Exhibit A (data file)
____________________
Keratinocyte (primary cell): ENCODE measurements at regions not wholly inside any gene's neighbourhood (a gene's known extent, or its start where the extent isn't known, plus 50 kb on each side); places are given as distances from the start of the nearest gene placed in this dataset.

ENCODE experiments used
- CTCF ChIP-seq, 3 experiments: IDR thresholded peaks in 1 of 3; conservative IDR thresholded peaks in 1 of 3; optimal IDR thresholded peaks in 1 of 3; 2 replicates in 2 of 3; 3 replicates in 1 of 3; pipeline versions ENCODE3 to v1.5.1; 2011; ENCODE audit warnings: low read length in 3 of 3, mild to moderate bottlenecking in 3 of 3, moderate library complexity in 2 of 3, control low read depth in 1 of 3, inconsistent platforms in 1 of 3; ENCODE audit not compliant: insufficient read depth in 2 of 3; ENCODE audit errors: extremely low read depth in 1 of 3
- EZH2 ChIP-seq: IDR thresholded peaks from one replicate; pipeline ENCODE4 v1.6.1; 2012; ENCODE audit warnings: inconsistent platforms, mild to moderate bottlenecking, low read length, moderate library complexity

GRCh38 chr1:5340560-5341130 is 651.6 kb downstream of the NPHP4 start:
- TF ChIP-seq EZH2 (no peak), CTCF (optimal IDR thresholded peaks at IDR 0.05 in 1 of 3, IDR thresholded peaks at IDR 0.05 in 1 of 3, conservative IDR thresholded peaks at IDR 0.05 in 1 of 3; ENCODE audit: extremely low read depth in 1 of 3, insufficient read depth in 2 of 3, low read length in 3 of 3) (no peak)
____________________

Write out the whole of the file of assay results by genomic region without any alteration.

Keratinocyte (primary cell): ENCODE measurements at regions not wholly inside any gene's neighbourhood (a gene's known extent, or its start where the extent isn't known, plus 50 kb on each side); places are given as distances from the start of the nearest gene placed in this dataset.

ENCODE experiments used
- CTCF ChIP-seq, 3 experiments: IDR thresholded peaks in 1 of 3; conservative IDR thresholded peaks in 1 of 3; optimal IDR thresholded peaks in 1 of 3; 2 replicates in 2 of 3; 3 replicates in 1 of 3; pipeline versions ENCODE3 to v1.5.1; 2011; ENCODE audit warnings: low read length in 3 of 3, mild to moderate bottlenecking in 3 of 3, moderate library complexity in 2 of 3, control low read depth in 1 of 3, inconsistent platforms in 1 of 3; ENCODE audit not compliant: insufficient read depth in 2 of 3; ENCODE audit errors: extremely low read depth in 1 of 3
- EZH2 ChIP-seq: IDR thresholded peaks from one replicate; pipeline ENCODE4 v1.6.1; 2012; ENCODE audit warnings: inconsistent platforms, mild to moderate bottlenecking, low read length, moderate library complexity

GRCh38 chr1:5340560-5341130 is 651.6 kb downstream of the NPHP4 start:
- TF ChIP-seq EZH2 (no peak), CTCF (optimal IDR thresholded peaks at IDR 0.05 in 1 of 3, IDR thresholded peaks at IDR 0.05 in 1 of 3, conservative IDR thresholded peaks at IDR 0.05 in 1 of 3; ENCODE audit: extremely low read depth in 1 of 3, insufficient read depth in 2 of 3, low read length in 3 of 3) (no peak)